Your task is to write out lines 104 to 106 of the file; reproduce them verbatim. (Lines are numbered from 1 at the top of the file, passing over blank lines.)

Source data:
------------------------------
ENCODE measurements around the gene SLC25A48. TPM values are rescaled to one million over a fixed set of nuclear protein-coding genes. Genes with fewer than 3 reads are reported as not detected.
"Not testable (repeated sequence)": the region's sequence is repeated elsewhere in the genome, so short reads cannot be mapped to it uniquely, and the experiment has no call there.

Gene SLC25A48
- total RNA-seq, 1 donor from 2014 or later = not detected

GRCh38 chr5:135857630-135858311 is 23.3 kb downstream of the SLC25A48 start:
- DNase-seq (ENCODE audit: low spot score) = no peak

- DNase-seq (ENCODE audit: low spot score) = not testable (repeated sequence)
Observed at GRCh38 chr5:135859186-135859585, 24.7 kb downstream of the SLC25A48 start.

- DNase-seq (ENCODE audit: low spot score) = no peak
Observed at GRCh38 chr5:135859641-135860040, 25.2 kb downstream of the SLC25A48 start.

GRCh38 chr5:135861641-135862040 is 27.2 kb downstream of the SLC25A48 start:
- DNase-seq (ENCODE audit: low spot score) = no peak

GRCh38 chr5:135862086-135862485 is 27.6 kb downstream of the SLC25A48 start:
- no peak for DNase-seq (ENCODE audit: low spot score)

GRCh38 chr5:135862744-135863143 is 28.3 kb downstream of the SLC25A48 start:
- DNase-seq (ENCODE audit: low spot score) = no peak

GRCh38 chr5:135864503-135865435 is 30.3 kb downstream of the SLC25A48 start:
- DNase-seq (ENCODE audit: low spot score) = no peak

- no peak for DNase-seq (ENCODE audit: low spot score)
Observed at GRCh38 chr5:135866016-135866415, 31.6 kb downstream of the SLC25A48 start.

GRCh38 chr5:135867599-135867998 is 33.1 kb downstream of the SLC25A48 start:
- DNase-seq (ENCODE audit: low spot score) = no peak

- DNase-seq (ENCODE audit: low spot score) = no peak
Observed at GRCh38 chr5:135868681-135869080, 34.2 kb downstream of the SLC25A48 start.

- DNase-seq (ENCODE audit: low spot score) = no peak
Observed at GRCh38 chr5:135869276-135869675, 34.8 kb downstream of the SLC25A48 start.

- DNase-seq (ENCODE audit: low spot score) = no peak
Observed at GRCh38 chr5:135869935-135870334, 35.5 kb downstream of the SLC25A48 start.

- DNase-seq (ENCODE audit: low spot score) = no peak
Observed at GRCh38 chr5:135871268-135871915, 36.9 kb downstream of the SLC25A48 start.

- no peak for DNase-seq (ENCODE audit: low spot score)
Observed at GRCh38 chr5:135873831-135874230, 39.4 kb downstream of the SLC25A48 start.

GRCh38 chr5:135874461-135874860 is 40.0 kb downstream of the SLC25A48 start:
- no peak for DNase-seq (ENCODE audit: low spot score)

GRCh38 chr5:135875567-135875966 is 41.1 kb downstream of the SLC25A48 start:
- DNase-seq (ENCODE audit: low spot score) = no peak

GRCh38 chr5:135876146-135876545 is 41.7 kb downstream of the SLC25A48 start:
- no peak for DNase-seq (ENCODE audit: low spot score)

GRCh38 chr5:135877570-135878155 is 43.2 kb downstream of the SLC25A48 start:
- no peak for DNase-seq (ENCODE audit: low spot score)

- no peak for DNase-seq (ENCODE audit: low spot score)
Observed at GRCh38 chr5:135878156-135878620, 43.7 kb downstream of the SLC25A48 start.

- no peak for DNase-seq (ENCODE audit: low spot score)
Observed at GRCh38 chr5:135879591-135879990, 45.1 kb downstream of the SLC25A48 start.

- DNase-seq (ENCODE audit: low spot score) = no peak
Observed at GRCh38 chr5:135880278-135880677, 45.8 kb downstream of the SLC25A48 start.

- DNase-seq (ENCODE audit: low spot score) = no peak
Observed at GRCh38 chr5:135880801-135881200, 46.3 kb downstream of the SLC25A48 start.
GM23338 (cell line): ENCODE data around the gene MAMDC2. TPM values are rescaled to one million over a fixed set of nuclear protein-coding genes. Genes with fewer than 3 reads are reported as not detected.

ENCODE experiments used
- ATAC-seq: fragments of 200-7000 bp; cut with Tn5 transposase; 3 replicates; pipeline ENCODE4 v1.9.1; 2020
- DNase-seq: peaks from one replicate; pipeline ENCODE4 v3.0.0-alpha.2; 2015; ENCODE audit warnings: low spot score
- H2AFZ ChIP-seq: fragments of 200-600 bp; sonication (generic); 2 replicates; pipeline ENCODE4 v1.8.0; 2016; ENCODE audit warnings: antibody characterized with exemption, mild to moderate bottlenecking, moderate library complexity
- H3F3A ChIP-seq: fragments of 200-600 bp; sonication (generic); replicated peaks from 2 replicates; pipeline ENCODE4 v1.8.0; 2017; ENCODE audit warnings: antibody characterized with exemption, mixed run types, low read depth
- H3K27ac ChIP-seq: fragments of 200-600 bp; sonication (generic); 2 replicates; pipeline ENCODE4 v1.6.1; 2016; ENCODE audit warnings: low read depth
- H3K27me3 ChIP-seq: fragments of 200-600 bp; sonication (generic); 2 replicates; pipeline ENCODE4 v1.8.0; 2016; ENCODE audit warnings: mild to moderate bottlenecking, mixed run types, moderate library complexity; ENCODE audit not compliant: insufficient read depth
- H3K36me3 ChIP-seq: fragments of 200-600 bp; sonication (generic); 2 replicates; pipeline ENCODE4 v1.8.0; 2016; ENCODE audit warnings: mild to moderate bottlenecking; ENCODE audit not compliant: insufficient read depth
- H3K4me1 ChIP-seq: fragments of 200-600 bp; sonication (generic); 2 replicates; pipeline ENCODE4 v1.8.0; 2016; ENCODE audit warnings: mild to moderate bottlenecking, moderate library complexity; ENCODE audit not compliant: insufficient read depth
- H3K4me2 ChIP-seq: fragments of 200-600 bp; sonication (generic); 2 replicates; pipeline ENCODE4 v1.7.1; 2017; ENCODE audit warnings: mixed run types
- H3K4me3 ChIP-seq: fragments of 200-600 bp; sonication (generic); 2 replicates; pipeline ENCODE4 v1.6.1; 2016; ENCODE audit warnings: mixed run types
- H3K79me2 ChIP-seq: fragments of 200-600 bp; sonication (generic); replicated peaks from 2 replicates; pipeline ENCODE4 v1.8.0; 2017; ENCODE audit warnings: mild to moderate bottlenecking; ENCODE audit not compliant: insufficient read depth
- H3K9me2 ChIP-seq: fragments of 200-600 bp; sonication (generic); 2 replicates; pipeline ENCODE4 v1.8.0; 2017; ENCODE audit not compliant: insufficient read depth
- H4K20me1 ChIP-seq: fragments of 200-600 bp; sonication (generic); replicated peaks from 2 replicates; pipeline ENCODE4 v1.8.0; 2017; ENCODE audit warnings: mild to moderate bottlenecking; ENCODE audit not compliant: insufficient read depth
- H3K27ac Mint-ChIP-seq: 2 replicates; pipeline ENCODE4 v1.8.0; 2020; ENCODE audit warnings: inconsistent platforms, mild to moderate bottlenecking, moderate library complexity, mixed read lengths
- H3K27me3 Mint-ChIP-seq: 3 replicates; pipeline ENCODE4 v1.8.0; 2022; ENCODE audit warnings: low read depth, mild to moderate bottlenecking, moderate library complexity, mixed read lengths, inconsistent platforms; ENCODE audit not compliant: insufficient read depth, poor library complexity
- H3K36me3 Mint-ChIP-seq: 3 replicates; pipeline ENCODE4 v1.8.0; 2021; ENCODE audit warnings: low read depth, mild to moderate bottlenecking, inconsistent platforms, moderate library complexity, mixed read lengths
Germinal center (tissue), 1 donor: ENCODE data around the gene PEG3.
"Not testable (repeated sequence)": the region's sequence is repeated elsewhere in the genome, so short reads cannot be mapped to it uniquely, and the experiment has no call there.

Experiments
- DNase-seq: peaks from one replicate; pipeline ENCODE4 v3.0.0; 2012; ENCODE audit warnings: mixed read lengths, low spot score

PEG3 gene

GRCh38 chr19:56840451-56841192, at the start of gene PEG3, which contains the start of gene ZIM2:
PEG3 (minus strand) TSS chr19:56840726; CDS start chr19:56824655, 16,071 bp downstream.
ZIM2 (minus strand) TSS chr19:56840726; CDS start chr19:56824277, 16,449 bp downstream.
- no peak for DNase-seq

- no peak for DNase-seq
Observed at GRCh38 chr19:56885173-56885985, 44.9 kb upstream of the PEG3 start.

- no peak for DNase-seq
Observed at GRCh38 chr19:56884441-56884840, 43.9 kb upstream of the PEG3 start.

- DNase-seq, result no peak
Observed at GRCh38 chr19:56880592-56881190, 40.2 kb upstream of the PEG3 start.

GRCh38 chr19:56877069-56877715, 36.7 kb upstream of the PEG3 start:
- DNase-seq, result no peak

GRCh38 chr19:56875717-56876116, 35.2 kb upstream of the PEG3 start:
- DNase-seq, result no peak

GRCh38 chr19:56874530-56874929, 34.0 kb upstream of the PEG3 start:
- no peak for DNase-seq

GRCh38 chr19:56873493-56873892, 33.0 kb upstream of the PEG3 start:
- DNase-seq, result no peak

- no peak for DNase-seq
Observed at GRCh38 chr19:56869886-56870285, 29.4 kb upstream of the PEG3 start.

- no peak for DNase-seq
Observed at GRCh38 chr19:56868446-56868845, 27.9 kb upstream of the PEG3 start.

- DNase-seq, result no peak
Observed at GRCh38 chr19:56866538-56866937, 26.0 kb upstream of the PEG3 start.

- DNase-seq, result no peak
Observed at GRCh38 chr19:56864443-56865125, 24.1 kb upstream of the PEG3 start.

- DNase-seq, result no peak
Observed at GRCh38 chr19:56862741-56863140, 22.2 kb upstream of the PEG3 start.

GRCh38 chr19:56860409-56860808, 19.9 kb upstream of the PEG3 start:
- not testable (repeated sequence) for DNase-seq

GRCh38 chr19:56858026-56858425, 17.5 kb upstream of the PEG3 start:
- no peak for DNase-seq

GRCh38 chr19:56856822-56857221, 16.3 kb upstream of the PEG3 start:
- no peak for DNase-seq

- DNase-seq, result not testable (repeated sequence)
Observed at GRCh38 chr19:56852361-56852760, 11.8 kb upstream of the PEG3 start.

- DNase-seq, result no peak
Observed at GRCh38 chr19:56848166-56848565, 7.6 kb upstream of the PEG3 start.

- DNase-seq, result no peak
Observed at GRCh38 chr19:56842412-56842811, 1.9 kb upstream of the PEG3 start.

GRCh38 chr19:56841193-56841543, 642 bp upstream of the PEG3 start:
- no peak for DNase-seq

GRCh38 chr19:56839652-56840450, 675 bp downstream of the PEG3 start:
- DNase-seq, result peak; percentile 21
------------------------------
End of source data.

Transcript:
GRCh38 chr19:56856822-56857221, 16.3 kb upstream of the PEG3 start:
- no peak for DNase-seq

- DNase-seq, result not testable (repeated sequence)